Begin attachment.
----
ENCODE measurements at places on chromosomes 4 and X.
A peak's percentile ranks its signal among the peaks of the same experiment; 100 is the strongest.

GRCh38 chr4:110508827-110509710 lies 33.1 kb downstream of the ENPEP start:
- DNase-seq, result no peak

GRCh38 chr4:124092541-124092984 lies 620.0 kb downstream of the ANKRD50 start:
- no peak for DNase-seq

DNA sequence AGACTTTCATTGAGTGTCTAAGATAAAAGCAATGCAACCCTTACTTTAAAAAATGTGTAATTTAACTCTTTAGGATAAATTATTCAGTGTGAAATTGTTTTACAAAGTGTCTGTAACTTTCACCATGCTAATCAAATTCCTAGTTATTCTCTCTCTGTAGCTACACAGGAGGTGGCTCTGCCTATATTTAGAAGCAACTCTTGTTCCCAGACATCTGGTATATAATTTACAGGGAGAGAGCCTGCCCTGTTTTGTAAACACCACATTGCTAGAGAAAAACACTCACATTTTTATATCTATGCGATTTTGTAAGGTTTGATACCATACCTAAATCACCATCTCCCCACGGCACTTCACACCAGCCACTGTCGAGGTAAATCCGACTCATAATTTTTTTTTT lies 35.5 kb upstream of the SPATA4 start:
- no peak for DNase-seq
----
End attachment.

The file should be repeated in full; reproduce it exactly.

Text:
ENCODE measurements at places on chromosomes 4 and X.
A peak's percentile ranks its signal among the peaks of the same experiment; 100 is the strongest.

GRCh38 chr4:110508827-110509710 lies 33.1 kb downstream of the ENPEP start:
- DNase-seq, result no peak

GRCh38 chr4:124092541-124092984 lies 620.0 kb downstream of the ANKRD50 start:
- no peak for DNase-seq

DNA sequence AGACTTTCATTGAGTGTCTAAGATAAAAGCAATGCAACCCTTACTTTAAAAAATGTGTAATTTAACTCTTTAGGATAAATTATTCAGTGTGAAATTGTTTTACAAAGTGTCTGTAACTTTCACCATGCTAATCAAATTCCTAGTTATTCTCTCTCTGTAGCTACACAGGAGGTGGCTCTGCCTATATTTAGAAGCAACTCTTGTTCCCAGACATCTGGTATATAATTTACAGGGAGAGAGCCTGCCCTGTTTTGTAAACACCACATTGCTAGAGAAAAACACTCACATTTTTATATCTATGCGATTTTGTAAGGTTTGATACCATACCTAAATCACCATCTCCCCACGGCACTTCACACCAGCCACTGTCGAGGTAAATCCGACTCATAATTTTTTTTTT lies 35.5 kb upstream of the SPATA4 start:
- no peak for DNase-seq